A Story About Coming Back To Life

Last February, as I was coming in from the yard, something caught the corner of my eye. My sweet little Kimberly Queen Fern. (I have since named her Frannie. Frannie the Fern. It brings me great joy.) For some reason that day, I truly saw her. 


And she was a sad sight. 


I had bought her in 2015 when we originally moved to Austin. I was so excited. We were moving into a house with a proper yard! After living in one bedroom apartments in LA for over a decade having this outdoor space was such a gift. I wanted this house to feel like a home, so the first plant I brought home was Frannie. I plopped her in a prize spot, the corner by the back door, where I would see her every time I stepped outside. 


Fast forward to 2019. Four years later. There she was, still in the same spot, in the same black plastic pot I bought her in. The $3.99 sticker was even there. Her roots had long since escaped the bottom of that pot and her fronds were sparse, to say the least. 


As I saw her that day, something inside of me ached. For both of us. 


Now I had several other plants that were all doing quite well. But that day I realized that every other plant that I cared for was a cactus or succulent. The types of plants that do well when you just leave them alone. The type of plants that you only harm by nurturing them too much. Survivors.


What an apt metaphor this was for me and my life. For years, I had treated myself like one of those succulents. I didn’t need a lot to get by, whether it was food or money or love. I was able to survive on my own. I got by with little. It was a source of pride for me. As if not having needs meant that I was “good”. To get by and make do with what I had was to be “good”. To not want too much was to be “good”.


But then here was sweet Frannie, awakening and inviting me into another form of relationship, another way of being and seeing. I had tried my usual old tactics with her. And don’t get me wrong, she was still alive. I had taken her inside when the temperature dipped below freezing. I had watered her enough for her to last through four whole Texas summers. Clearly I had done something right! But I had never properly nourished or nurtured her. And it showed.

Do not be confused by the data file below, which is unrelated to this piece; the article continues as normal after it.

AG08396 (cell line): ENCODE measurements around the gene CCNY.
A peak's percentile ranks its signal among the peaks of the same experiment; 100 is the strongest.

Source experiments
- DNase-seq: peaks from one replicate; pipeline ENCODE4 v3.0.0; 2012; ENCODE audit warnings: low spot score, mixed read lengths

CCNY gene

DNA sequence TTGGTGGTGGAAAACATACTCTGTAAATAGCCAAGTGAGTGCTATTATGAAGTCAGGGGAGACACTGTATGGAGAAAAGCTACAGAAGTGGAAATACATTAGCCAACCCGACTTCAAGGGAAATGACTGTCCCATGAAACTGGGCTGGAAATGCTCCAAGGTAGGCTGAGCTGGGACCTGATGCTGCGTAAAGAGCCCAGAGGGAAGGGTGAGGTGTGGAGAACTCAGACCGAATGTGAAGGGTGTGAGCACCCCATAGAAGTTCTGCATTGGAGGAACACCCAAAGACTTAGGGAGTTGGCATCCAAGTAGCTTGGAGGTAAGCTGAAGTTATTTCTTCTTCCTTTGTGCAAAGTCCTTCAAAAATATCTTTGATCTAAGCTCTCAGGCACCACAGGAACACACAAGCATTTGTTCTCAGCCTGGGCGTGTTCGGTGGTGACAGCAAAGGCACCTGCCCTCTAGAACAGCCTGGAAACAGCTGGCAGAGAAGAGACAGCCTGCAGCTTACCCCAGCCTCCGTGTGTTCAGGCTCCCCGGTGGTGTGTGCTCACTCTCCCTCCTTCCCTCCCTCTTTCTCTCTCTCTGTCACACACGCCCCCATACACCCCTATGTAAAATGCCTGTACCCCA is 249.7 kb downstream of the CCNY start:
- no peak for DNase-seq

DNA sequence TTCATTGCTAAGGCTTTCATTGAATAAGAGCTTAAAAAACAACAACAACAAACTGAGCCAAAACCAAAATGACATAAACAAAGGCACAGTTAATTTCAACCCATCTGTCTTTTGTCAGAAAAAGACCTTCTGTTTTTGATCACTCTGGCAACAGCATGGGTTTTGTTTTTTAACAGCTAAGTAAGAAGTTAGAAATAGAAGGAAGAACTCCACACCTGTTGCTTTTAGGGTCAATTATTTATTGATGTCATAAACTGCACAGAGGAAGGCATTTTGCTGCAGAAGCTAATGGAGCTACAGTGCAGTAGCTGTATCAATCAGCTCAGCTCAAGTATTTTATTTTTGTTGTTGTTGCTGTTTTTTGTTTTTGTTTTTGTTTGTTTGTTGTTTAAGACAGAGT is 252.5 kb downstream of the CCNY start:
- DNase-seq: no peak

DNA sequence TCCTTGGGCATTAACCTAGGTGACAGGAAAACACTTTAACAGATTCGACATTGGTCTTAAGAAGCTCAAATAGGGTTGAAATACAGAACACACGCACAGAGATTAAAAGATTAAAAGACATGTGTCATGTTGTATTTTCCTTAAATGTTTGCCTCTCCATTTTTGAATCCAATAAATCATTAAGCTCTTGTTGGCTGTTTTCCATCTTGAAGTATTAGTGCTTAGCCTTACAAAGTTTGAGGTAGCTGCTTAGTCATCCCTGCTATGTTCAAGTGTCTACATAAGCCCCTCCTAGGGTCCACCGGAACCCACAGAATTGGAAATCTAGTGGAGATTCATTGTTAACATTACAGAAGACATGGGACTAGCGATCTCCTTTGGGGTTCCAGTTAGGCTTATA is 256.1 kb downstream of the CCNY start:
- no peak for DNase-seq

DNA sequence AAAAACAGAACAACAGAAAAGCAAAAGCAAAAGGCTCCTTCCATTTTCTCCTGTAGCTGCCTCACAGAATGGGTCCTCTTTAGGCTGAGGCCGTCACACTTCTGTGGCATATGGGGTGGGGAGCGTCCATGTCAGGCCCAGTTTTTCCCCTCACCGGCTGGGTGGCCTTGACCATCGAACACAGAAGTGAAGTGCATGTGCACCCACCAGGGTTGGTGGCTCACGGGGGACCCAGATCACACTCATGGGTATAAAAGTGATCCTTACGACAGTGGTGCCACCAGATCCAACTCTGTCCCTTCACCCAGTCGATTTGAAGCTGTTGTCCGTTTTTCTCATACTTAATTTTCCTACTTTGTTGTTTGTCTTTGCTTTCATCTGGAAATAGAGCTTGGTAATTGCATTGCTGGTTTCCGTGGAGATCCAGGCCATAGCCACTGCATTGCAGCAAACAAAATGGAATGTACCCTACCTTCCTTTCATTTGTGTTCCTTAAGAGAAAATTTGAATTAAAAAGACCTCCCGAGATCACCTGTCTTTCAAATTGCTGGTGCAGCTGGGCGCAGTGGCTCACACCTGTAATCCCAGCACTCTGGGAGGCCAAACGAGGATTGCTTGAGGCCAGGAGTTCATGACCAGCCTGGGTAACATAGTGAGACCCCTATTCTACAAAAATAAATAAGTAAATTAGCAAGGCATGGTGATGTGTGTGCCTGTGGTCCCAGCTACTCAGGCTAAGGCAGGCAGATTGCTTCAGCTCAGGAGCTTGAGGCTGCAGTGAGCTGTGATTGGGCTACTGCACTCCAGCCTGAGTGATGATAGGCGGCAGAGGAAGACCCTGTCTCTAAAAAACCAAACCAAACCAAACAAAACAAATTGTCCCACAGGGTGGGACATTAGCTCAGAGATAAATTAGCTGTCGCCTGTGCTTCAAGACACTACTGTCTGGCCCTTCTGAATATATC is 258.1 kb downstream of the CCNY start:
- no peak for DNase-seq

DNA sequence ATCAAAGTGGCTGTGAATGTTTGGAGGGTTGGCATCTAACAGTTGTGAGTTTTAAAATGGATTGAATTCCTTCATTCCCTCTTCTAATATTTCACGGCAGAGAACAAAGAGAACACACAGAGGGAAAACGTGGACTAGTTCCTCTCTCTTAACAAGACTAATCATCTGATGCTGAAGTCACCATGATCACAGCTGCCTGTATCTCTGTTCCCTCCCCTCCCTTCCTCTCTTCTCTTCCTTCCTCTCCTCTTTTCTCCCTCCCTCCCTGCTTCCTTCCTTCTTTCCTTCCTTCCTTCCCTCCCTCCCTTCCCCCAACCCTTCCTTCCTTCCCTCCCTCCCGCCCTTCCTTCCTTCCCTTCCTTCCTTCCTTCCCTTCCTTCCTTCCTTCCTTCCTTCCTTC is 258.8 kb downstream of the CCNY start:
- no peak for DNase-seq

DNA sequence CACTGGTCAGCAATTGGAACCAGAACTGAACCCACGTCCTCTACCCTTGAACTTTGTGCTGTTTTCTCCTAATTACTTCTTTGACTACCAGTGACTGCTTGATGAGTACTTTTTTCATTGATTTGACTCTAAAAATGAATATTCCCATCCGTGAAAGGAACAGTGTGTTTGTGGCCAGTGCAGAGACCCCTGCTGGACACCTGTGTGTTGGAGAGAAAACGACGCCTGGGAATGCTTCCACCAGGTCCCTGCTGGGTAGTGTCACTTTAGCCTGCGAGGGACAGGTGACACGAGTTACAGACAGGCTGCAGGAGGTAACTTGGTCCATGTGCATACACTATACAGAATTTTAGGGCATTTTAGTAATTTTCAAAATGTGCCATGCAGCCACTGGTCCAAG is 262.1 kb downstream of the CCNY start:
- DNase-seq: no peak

I had failed to tune into her specific needs, much in the same way that I had neglected to tune into my own. 


That day, I decided it was time to make a different choice, for both of us. I went to the nursery and bought the most beautiful pot I could find. It was glazed ceramic, dripping in emerald green and teal. I got new soil. Plant food. With a prayer and an apology, I repotted her. Everyday I would say hi to her when I went outside. Tell her how beautiful she was. Check if she needed water. Cut away anything dry or dead. 


Within a few months, she was a completely different plant. She was lush. Deep green. Fuzzy fronds unfurling. New life sprouting. 


Frannie showed me what is possible when we are cherished. She taught me that to have needs and wants does not make us a burden, but that it can invite us deeper into relationship, with ourselves, with one another, and with the whole world. Yes, there is a quiet strength and beauty in the cactus. The resilience. The self-reliance. The saving for a non-rainy day. 


But we are not all meant to be cacti. 


In learning to tend and nurture and nourish Frannie, I learned how to tend and nurture and nourish myself in a new way. I discovered a part of me that blossoms only with time and care and attention and the patience to truly listen. Do I need to be doused in the soulful waters or put out in the sun? Is the earth where I am rooted fertile and life giving? Is there anything dead or drying that I am holding onto that I no longer need? What do I most need or yearn for in this moment? 


By slowing down to ask the question, by really listening and actually caring about the answer, I learned to cherish a piece of myself that had gone dormant and coax her back to life. 

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